FCC Enforcement Monitor ~ September 2019
Pillsbury’s communications lawyers have published FCC Enforcement Monitor monthly since 1999 to inform our clients of notable FCC enforcement actions against FCC license holders and others. This month’s issue includes:
- Faith-Based Station Settles With FCC After Preempting KidVid Programming With Fundraising
- Arizona LPFM Gets License Reinstated in Consent Decree
- Christmas Tree’s Harmful Interference Results in Consent Decree With LED Company
Gotta Have Faith: Washington TV Station That Preempted Children’s Programming With Fundraising Settles With FCC
The FCC recently entered into a Consent Decree with the licensee of a faith-based Washington TV station for inaccurate Children’s Television Programming Reports and for failing to provide a sufficient amount of “core” children’s educational programming.
Pursuant to the Children’s Television Act of 1990, the FCC’s children’s television programming (“KidVid”) rules require TV stations to provide programming that “serve[s] the educational and informational needs of children.” Under the KidVid guidelines in place at the time of the alleged violations, stations were expected to air an average of at least three hours per week of “core” educational children’s programming per program stream. To count as “core” programming, the programs had to be regularly-scheduled, at least 30 minutes in length, and broadcast between the hours of 7:00 a.m. and 10 p.m. A station that aired somewhat less than the averaged three hours per week of core programming could still satisfy its children’s programming obligations by airing other types of programs demonstrating “a level of commitment” to educating children that is “at least equivalent” to airing three hours per week of core programming. The FCC has since acknowledged that this alternative approach resulted in so much uncertainty that stations rarely invoked it.
Stations must file a Children’s Television Programming Report (currently quarterly, soon to be annually) with the FCC demonstrating compliance with these guidelines. The reports are then placed in the station’s online Public Inspection File. Upon a station’s application for license renewal, the Media Bureau reviews these reports to assess the station’s performance over the previous license term. If the Media Bureau determines that the station failed to comply with the KidVid guidelines, it must refer the application to the full Commission for review of the licensee’s compliance with the Children’s Television Act of 1990. As we have previously discussed, the FCC recently made significant changes to its KidVid core programming and reporting obligations, much of it having gone into effect earlier this month.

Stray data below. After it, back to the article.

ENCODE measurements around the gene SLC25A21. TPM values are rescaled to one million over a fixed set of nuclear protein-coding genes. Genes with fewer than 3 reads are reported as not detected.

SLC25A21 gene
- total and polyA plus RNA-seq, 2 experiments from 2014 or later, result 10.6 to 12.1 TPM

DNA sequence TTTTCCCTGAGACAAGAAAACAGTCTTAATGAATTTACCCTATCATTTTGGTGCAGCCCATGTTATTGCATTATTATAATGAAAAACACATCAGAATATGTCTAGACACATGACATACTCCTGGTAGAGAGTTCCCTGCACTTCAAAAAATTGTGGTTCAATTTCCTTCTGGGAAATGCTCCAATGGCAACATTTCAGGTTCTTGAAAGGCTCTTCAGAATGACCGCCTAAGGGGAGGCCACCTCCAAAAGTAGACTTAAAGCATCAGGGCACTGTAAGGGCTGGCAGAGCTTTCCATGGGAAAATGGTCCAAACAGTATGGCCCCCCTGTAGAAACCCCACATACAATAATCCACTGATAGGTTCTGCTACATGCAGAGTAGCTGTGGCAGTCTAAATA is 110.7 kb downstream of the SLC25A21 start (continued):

During its review of the station’s 2014 license renewal application, the Media Bureau noticed shortfalls in the station’s core programming scheduling and inaccuracies in the station’s quarterly KidVid reports over the previous term. It therefore issued a Letter of Inquiry to the station to obtain additional information. In response, the station acknowledged that it had in fact preempted core programming with live fundraising, but asserted that it still met its obligations through other “supplemental” programming, albeit outside of the 7 a.m. to 10 p.m. window for core programming. Inaccuracies in its reports were blamed on “clerical errors.”
The Media Bureau concluded that the station’s supplemental programming did not count toward the station’s core programming requirements. Without getting into the merits of the programming itself, the Media Bureau found the programming insufficient because it was aired outside of the core programming hours. The Media Bureau also concluded that the station had provided inaccurate information on several of the quarterly reports.
In response, the FCC and the station negotiated a Consent Decree under which the station agreed to pay a $30,700 penalty to the U.S. Treasury and implement a three-year compliance plan. In return, the FCC agreed to terminate its investigation and grant the station’s pending 2014 license renewal application upon timely payment of the penalty, assuming the FCC did not subsequently discover any other “impediments” to license renewal.
Radio Reset: LPFM License Reinstated (for Now) in Consent Decree Over Various Licensing and Underwriting Violations
In response to years of ownership, construction, and other problems that culminated in its license being revoked in 2018, the licensee of an Arizona low power FM (“LPFM”) station entered into a Consent Decree with the Media Bureau and the Enforcement Bureau. Continue reading →